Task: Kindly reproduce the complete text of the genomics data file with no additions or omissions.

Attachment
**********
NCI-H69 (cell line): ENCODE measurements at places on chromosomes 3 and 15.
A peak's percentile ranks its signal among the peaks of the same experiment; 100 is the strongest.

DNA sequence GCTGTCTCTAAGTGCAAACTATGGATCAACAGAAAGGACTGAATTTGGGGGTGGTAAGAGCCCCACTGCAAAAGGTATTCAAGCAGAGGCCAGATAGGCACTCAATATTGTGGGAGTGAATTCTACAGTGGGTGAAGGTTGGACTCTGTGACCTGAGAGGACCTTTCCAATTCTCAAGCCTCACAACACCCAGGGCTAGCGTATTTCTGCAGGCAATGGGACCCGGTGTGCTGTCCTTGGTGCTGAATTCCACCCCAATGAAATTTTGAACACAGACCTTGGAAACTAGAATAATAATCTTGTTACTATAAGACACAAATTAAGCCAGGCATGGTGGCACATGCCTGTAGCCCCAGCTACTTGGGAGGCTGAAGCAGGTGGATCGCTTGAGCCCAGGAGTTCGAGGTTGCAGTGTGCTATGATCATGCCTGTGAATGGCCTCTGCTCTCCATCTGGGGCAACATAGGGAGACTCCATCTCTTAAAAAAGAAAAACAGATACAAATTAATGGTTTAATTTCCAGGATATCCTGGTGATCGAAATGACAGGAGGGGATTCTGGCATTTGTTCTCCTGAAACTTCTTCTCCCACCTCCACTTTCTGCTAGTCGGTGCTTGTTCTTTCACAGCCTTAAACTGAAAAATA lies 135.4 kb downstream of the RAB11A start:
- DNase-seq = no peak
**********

NCI-H69 (cell line): ENCODE measurements at places on chromosomes 3 and 15.
A peak's percentile ranks its signal among the peaks of the same experiment; 100 is the strongest.

DNA sequence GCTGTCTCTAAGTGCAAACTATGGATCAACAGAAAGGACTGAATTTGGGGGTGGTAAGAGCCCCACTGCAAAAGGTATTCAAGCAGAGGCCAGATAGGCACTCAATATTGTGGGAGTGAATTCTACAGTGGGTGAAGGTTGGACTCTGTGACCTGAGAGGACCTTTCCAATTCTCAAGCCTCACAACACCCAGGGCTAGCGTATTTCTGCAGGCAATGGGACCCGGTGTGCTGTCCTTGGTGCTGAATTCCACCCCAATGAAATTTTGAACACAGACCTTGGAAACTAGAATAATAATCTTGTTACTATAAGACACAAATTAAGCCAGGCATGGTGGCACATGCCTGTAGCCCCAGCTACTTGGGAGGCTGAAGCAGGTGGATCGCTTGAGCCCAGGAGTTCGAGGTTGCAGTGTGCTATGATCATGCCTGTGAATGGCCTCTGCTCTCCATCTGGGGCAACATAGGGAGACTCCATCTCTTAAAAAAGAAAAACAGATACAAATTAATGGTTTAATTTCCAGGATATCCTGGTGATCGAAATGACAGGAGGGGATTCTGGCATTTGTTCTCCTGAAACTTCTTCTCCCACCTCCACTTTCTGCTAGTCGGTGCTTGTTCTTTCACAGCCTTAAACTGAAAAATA lies 135.4 kb downstream of the RAB11A start:
- DNase-seq = no peak